Temple Sholom 7th Graders to Participate in Intergenerational History Project

Over the next few months, Temple Sholom 7th grade religious school students will have the opportunity to revisit Jewish history through a new and exciting initiative made possible by the Jewish Historical Society of Fairfield County.

The project – referred to as L’Dor V’Dor (From Generation to Generation) – is part of Jewish Historical Society of Fairfield County’s Oral History and Archives at Home effort, and provides interactive and experiential lessons designed to develop an appreciation for the Jewish history of Fairfield County, as well as each student’s family role in that history. It was first launched at Bi-Cultural Hebrew Academy last spring by Dr. Elissa Kaplan and Dr. Leah Tillman, and has expanded with the efforts of Congregation Beth El-Norwalk’s Hebrew school teacher Rhonda Ginsberg to include religious schools in synagogues all over the county.

As part of the curriculum, students will act as budding historians, gaining awareness of the stories that family artifacts tell, using photos, documents and objects from the Vivian and Irwin Miller Jewish Historical Society of Fairfield County archives as resources to connect with the past. Leslie Heyison, market research consultant, will help participants develop interviewing and technological skills to create a 10-minute video of a grandparent or elderly relative to share their story in their own words.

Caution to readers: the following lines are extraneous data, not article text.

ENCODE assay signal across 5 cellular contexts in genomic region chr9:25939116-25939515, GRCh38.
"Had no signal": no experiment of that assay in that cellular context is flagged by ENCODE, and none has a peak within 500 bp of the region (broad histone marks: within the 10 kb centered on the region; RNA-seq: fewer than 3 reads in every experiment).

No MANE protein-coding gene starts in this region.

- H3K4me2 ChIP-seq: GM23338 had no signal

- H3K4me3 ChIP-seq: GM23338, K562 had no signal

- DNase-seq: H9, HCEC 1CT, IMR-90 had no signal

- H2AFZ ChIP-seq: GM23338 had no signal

At the end of the project, students will be joined by their parents at the L’Dor V’Dor Siyyum celebration to view the videos and discuss the impact the experience made. The videos will also be added to the Jewish Historical Society of Fairfield County archives to view by generations to come.

“They approached us about this opportunity to have our teens be a part of their oral history project, and what they proposed is fantastic,” said Rabbi Kevin Peters, Temple Sholom’s Assistant Rabbi/Director of Jewish Education & Youth Programs who teaches 7th grade religious school.

“It’s a great model for experiential education. Not only do they learn about the Jewish history of Fairfield County, but they get to interview a senior member of their family and learn how they have shaped their family’s history. When all is said and done, their projects will actually be part of the archives and will have created a sense of ownership and connection to the broader Jewish community for these students.”